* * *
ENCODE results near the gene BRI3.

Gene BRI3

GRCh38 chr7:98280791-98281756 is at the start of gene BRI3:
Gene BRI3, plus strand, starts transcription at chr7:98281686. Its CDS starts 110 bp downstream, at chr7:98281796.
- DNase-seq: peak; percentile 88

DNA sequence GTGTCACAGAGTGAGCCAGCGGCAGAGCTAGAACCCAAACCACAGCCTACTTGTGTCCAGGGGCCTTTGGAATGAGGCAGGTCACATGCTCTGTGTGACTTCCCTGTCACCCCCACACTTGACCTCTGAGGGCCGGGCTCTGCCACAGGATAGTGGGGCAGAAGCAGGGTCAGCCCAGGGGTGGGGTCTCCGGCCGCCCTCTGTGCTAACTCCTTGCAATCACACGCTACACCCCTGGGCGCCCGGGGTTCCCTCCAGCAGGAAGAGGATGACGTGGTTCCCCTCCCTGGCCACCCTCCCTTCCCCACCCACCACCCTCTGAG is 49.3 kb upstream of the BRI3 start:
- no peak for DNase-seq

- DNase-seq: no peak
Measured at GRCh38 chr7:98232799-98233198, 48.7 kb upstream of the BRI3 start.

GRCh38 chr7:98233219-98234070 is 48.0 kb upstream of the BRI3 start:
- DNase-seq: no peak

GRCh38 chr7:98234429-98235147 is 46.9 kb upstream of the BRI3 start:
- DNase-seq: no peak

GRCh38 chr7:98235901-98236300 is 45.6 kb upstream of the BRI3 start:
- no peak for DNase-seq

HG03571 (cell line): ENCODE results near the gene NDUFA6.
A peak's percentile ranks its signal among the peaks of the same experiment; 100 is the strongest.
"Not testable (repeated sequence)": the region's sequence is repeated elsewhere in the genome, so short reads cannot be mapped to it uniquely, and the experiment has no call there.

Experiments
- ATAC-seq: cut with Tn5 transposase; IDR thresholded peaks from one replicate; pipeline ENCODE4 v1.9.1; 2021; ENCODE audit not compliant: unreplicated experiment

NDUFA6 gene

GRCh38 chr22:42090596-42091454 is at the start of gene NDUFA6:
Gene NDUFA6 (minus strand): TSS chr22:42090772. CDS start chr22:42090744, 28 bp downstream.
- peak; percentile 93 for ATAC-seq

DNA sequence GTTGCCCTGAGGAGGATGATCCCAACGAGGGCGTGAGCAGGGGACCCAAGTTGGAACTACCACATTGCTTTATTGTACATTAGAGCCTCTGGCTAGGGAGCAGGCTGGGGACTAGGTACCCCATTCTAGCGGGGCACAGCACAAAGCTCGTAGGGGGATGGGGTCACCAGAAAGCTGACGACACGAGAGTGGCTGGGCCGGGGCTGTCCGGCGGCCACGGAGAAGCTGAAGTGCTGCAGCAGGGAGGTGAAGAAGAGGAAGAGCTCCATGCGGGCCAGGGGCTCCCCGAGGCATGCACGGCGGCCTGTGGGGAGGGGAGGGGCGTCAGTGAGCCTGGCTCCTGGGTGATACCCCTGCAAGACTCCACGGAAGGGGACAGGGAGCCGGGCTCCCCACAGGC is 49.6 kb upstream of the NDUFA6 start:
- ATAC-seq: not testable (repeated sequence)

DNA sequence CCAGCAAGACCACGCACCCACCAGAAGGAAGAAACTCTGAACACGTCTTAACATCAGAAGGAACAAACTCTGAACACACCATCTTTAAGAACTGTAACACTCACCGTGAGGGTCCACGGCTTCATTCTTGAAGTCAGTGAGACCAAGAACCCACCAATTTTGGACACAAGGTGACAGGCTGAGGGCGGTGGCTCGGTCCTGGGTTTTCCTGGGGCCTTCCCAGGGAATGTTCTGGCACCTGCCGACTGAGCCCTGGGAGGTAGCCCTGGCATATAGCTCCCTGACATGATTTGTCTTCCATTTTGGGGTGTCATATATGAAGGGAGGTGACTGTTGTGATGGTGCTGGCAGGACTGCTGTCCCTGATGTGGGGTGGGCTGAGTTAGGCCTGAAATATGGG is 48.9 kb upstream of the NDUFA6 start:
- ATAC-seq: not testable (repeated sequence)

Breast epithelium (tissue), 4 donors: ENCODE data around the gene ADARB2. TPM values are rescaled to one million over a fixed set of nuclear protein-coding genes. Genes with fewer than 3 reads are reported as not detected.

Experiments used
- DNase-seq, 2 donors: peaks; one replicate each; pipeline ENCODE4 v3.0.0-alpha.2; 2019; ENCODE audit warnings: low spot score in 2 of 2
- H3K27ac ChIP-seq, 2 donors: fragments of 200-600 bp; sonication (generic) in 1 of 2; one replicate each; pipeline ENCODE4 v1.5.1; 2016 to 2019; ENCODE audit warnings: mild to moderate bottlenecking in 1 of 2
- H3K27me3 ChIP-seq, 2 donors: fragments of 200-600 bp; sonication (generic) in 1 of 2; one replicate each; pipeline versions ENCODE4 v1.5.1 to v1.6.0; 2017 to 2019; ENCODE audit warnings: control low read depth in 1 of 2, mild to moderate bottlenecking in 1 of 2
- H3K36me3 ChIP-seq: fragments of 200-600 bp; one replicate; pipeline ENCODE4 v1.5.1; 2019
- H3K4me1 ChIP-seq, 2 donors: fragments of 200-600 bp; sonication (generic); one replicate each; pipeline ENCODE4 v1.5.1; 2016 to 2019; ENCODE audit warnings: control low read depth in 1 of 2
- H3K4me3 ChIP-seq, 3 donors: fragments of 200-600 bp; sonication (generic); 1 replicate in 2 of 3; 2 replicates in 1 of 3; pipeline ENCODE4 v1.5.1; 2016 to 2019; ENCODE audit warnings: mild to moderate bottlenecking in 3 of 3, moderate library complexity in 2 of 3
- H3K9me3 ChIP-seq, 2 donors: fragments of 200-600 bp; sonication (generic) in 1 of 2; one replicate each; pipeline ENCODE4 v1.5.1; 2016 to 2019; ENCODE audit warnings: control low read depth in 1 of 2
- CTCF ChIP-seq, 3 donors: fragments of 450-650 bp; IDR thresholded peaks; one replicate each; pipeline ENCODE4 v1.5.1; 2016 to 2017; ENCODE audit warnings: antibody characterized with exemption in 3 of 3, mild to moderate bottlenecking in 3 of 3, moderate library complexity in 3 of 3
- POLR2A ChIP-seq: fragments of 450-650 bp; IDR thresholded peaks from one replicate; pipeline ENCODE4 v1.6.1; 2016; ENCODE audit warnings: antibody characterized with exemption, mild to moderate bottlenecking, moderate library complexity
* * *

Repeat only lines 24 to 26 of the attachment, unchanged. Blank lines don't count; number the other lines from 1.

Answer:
- peak; percentile 93 for ATAC-seq

DNA sequence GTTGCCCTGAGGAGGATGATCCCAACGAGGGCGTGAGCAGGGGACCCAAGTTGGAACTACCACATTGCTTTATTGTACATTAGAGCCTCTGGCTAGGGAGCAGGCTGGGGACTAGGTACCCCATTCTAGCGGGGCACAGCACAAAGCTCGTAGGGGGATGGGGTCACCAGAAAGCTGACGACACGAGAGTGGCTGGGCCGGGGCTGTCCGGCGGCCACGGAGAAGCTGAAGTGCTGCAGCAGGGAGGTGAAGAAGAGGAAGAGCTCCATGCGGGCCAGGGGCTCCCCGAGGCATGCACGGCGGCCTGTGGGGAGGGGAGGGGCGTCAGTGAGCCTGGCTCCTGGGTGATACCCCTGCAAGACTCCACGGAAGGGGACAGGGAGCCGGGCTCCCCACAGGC is 49.6 kb upstream of the NDUFA6 start:
- ATAC-seq: not testable (repeated sequence)